Beyond prestige, no Top 12 American MBA program ranked 1st in any other dimension according to their recent graduates. Michigan Ross placed 2nd for Diversity of Recruiters (with Northwestern Kellogg coming in at 4th). In terms of Healthy Competitiveness, U.C.-Berkeley Haas finished 3rd, while Harvard ranked 4th for Skills Being Applicable to the Real World. Stretching the lens globally, INSEAD’s best result stemmed from Diversity of Recruiters (8th).

Looking more closely across the seven dimensions, the news is even worse. Stanford GSB, Michigan Ross, and Dartmouth Tuck cracked the Top 30 schools in just four categories. That’s still a better showing than three – which is all that the Wharton School, Chicago Booth, U.C.-Berkeley Haas, and Duke Fuqua could muster. Then again, Yale SOM and the London Business School could only make the Top 30 in two dimensions, according to student surveys.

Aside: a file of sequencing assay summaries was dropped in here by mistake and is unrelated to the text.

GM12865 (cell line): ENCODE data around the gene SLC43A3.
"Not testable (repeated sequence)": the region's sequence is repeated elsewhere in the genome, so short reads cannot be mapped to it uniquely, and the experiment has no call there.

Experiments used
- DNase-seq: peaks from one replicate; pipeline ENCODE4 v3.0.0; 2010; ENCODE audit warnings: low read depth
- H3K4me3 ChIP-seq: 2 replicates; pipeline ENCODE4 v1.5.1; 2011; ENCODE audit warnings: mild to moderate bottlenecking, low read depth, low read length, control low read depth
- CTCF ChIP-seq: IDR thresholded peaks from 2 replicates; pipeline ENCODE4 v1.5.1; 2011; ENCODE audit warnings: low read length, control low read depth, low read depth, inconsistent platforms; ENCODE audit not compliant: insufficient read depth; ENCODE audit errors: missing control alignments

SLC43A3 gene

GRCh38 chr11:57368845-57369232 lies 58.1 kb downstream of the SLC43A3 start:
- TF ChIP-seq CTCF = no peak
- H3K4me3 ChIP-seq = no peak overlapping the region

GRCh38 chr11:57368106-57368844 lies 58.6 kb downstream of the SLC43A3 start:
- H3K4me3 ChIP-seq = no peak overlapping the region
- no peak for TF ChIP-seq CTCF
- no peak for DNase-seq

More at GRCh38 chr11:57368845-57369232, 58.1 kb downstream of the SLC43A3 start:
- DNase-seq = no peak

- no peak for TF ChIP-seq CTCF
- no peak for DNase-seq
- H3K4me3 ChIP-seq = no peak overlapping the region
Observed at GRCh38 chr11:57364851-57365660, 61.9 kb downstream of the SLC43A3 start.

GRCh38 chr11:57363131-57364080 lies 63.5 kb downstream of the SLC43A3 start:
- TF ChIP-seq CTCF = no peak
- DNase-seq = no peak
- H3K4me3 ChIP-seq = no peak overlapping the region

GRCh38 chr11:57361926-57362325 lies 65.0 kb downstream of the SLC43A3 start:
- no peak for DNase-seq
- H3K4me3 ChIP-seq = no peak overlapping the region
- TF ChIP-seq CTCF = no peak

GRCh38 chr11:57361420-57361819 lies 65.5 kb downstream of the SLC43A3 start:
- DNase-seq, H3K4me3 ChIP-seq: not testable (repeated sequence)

The best performer among “name” MBA programs? That would be Harvard Business School, which could be found in six of seven categories, ranking among the Top 10 in four of them. Recent grads were also relatively pleased with Northwestern Kellogg and MIT Sloan, which joined HBS in ranking on six dimensions.


However, these outcomes were a far cry from what USC Marshall achieved. The newly-minted members of the Trojan Network ranked their alma mater in the Top 10 in all seven of Bloomberg Businessweek’s dimensions. The results were headlined by earning the highest index score for Diversity of Recruiters, not to mention high finishes in Right Mix of Faculty (2nd), Skills Being Applicable (3rd), and Ethical Career Preparation (3rd). With enthusiasm like that, is there any wonder why Geoffrey Garrett is switching coasts to become Marshall’s dean? It is truly a program on the rise…in spite of itself.

Cornell University

Cornell University’s McGraw Tower